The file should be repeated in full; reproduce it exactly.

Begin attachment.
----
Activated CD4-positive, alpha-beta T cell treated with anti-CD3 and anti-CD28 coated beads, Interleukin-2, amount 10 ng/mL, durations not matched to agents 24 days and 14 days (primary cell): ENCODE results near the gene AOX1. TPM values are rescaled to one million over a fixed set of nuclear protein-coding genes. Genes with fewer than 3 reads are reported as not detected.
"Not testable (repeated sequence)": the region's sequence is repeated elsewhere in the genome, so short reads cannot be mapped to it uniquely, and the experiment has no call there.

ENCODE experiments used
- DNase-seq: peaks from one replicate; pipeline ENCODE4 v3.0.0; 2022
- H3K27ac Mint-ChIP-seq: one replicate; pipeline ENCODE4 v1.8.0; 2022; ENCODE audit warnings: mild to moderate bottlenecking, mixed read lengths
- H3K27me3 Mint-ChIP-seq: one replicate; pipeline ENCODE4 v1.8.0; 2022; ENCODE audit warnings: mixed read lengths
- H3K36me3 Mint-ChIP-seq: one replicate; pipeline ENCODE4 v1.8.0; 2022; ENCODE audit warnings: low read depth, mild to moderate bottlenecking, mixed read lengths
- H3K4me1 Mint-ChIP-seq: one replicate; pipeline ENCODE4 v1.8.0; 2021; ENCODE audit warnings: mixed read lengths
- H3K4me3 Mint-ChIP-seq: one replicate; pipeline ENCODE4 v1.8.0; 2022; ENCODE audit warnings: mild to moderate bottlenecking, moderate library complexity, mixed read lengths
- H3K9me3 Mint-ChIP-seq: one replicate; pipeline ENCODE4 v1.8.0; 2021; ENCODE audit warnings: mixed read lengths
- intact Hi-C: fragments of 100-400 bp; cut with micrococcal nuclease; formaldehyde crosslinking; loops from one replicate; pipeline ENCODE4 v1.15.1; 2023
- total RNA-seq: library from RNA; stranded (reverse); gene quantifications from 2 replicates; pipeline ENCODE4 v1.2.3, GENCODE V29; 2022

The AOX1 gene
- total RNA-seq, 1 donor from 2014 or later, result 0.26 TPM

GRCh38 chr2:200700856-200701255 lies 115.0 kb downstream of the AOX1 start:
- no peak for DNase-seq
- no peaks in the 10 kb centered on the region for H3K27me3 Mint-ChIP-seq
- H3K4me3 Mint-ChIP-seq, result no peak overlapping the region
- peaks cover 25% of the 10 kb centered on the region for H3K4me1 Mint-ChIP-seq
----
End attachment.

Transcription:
Activated CD4-positive, alpha-beta T cell treated with anti-CD3 and anti-CD28 coated beads, Interleukin-2, amount 10 ng/mL, durations not matched to agents 24 days and 14 days (primary cell): ENCODE results near the gene AOX1. TPM values are rescaled to one million over a fixed set of nuclear protein-coding genes. Genes with fewer than 3 reads are reported as not detected.
"Not testable (repeated sequence)": the region's sequence is repeated elsewhere in the genome, so short reads cannot be mapped to it uniquely, and the experiment has no call there.

ENCODE experiments used
- DNase-seq: peaks from one replicate; pipeline ENCODE4 v3.0.0; 2022
- H3K27ac Mint-ChIP-seq: one replicate; pipeline ENCODE4 v1.8.0; 2022; ENCODE audit warnings: mild to moderate bottlenecking, mixed read lengths
- H3K27me3 Mint-ChIP-seq: one replicate; pipeline ENCODE4 v1.8.0; 2022; ENCODE audit warnings: mixed read lengths
- H3K36me3 Mint-ChIP-seq: one replicate; pipeline ENCODE4 v1.8.0; 2022; ENCODE audit warnings: low read depth, mild to moderate bottlenecking, mixed read lengths
- H3K4me1 Mint-ChIP-seq: one replicate; pipeline ENCODE4 v1.8.0; 2021; ENCODE audit warnings: mixed read lengths
- H3K4me3 Mint-ChIP-seq: one replicate; pipeline ENCODE4 v1.8.0; 2022; ENCODE audit warnings: mild to moderate bottlenecking, moderate library complexity, mixed read lengths
- H3K9me3 Mint-ChIP-seq: one replicate; pipeline ENCODE4 v1.8.0; 2021; ENCODE audit warnings: mixed read lengths
- intact Hi-C: fragments of 100-400 bp; cut with micrococcal nuclease; formaldehyde crosslinking; loops from one replicate; pipeline ENCODE4 v1.15.1; 2023
- total RNA-seq: library from RNA; stranded (reverse); gene quantifications from 2 replicates; pipeline ENCODE4 v1.2.3, GENCODE V29; 2022

The AOX1 gene
- total RNA-seq, 1 donor from 2014 or later, result 0.26 TPM

GRCh38 chr2:200700856-200701255 lies 115.0 kb downstream of the AOX1 start:
- no peak for DNase-seq
- no peaks in the 10 kb centered on the region for H3K27me3 Mint-ChIP-seq
- H3K4me3 Mint-ChIP-seq, result no peak overlapping the region
- peaks cover 25% of the 10 kb centered on the region for H3K4me1 Mint-ChIP-seq